Film Review

Jason Momoa’s Road To Paloma

I was always kind of aware of Road To Paloma as ‘that biker flick passion project that Jason Momoa directed and stared in but didn’t really make a big splash’ so I never really got around to it until now. Well I think that there’s a reason it didn’t make a big splash, as it’s far more of a meditative, almost spiritual picture than any sort of action thriller type thing, an esoteric, atmospheric portrait of one Native American man meandering the southwest on the run from both the law and his past. But it’s a fantastic film, one that shows Momoa as a true visual poet in command of every frame, giving his story a loose, elegiac aura that’s not always so easy to capture authentically. He plays Robert Wolf, an indigenous wanderer who has a nasty, predatory federal agent (Timothy V. Murphy) on his tail at the behest of a gruff FBI section chief (the briefest of cameos from Lance Henriksen), guided by a conflicted sheriff (Chris Browning). That sounds like the setup for something fast paced and thrilling, but such is thankfully not really the case. There are some scenes of action and pursuit but most of the film is Wolf and his rambunctious buddy Cash (Robert Homer Mollohan) rambling from place to place on their bikes and carving out a path through the gorgeous, rugged Sierra Nevada Mountains and desolate plains below. They visit Robert’s friends and family, participate in a junkyard fight club for cash, hang out, drink, ponder existence and the unjust system that led to their predicament and really just… live. Many people have said this film is ‘dull’ and ‘nothing happens’ but I guess those people need constant gun battles and car chases pumped into them from an IV. If they slowed down to think a bit they’d see this film is anything but dull or nothing, it’s a heartbreaking, honest look at one man running from injustice after avenging the death of a loved one, and naturally being part of an indigenous tribe, he and his family experience the full weight of the racism, hate and evil that has bred in the area since time immemorial. Wolf feels less like martyr here and more like myth, a totem of the swiftly shrinking freedom human beings have in any given era or area, and a deliberate force of nature who lives moment to moment in utter clarity, possessive of an elemental restlessness that sees him never tarry in one space for long. He meets others including his tribal police chief father (the great Wes Studi), his sister (Sarah Shani) who has married an old friend of his (Michael Raymond-James), briefly entering and re-entering their lives before hitting the road again. He also meets a mysterious stranded girl called Magdalena, played by his real life wife Lisa Bonet. The two have a brief romantic encounter here that’s sweet, haunting, supported by their genuine love and chemistry and adds a heartfelt dynamic to Wolf’s story, even just for a few quick scenes. The story may be lilting and free form, simply a brief, tragic and melancholy glimpse into the life of a man who has spent most of it on the road, and is now nearing the end of it. But in that lyrical, shifting-sand narrative there’s a profundity and aching soul, a need to tell the story of great injustice and corruption, however far you need to read, and feel, between the lines. Great film.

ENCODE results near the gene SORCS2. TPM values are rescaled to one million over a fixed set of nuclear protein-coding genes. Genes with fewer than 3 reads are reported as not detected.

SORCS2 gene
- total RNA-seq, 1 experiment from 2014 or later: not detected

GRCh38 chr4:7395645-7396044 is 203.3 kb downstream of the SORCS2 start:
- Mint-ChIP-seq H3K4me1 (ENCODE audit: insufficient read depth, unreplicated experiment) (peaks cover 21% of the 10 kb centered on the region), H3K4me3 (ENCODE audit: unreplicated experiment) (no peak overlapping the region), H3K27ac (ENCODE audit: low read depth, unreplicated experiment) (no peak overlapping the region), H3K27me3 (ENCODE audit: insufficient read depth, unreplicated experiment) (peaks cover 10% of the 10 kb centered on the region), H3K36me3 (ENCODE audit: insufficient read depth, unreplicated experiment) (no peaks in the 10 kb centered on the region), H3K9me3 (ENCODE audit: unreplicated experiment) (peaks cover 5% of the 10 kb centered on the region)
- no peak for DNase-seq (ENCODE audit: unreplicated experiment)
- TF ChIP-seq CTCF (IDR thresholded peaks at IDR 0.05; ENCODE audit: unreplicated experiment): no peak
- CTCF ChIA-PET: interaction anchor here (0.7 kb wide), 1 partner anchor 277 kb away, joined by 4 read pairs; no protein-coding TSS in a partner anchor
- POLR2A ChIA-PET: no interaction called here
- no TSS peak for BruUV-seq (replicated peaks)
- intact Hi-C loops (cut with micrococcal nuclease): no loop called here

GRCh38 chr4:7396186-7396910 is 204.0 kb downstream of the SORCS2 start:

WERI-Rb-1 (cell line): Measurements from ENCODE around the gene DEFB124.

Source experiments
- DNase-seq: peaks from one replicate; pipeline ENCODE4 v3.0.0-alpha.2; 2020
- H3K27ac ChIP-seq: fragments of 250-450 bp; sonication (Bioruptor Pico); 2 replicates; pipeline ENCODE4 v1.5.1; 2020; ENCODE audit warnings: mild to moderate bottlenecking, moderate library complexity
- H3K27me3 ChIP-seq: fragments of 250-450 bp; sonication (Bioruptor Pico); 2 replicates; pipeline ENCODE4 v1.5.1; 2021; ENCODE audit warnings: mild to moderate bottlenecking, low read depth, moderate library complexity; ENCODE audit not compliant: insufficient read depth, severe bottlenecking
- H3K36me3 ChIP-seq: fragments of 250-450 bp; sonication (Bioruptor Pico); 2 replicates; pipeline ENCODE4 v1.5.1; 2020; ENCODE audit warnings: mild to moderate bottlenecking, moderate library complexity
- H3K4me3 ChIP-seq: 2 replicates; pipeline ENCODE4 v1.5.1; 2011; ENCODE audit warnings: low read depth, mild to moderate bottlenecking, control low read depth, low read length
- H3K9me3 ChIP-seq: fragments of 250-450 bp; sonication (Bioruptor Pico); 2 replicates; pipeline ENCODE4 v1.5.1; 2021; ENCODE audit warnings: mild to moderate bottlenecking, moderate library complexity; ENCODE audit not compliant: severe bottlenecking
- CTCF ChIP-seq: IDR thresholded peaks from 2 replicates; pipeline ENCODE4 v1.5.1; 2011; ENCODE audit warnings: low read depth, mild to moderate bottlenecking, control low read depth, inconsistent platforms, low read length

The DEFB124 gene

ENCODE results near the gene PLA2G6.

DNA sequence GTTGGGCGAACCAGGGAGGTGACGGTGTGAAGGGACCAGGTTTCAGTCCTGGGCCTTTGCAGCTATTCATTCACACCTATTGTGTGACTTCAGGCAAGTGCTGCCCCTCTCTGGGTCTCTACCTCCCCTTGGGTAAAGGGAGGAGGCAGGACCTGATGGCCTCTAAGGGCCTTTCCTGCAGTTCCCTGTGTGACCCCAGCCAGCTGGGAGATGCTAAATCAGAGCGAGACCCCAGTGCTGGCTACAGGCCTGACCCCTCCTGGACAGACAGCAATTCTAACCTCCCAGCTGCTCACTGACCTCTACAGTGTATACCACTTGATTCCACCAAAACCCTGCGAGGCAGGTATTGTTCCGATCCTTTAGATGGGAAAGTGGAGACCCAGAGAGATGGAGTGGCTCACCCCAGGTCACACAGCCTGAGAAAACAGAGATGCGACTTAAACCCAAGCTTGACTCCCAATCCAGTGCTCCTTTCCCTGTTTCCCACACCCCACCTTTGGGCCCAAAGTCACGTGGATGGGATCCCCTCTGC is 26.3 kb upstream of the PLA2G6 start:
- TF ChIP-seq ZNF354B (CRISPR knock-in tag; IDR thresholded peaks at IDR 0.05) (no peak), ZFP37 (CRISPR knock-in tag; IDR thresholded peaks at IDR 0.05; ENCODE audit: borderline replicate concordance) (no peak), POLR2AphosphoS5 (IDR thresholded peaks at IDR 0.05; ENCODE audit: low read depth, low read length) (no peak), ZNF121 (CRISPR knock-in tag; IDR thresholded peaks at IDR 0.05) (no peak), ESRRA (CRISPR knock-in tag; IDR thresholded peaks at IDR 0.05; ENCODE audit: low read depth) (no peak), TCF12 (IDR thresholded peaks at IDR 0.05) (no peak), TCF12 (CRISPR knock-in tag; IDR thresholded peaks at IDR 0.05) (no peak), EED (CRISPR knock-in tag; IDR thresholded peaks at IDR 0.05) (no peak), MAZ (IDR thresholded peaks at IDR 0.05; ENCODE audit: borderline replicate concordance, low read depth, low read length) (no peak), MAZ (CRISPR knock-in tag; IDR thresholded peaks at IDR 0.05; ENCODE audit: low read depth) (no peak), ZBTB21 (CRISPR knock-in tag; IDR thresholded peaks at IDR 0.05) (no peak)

-Nate Hill

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